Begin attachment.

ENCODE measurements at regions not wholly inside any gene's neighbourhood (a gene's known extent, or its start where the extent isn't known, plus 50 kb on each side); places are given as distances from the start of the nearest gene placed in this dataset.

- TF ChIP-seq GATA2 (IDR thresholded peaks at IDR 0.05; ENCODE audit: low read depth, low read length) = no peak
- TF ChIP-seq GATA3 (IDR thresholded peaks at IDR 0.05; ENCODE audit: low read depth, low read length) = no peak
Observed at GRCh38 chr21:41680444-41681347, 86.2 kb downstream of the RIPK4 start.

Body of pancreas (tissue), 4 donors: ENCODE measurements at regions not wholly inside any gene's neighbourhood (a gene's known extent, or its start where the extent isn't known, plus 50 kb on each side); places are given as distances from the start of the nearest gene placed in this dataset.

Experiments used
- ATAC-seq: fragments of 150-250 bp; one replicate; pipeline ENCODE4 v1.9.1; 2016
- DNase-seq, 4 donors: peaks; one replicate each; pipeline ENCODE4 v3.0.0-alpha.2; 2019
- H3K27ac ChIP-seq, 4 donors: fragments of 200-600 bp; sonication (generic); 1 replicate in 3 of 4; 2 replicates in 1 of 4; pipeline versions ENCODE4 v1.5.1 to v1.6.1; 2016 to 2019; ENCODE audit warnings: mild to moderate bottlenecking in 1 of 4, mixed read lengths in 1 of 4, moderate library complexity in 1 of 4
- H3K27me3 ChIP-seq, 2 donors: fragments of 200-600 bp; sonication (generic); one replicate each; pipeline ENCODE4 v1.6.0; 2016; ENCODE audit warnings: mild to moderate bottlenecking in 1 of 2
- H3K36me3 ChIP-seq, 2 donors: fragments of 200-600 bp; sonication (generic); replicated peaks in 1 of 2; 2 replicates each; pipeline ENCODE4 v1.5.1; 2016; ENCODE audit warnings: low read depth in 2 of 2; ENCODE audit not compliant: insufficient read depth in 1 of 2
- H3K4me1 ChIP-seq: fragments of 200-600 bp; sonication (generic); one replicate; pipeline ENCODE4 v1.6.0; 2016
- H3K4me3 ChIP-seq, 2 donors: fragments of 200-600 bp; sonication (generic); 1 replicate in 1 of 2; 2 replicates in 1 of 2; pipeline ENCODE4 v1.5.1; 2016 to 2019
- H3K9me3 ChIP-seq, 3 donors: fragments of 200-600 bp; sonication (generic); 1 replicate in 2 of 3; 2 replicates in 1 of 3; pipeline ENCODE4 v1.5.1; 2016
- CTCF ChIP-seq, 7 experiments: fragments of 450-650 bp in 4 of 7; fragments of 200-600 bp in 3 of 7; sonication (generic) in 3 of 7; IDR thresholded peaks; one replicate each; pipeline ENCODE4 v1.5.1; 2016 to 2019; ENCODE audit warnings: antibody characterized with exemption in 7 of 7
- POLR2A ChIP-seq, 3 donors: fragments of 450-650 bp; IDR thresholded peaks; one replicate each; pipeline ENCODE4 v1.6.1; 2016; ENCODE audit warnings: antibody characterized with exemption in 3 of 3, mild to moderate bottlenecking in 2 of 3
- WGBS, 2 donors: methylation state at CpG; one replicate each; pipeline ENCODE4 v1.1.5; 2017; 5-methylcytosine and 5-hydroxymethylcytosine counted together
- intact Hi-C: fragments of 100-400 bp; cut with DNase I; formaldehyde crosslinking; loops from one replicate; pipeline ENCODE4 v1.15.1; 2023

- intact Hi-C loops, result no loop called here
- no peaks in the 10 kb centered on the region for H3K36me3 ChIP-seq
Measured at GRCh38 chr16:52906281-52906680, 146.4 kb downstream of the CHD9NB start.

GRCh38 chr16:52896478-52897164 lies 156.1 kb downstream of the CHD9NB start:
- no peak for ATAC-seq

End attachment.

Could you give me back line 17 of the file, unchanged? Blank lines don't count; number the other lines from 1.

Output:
- WGBS, 2 donors: methylation state at CpG; one replicate each; pipeline ENCODE4 v1.1.5; 2017; 5-methylcytosine and 5-hydroxymethylcytosine counted together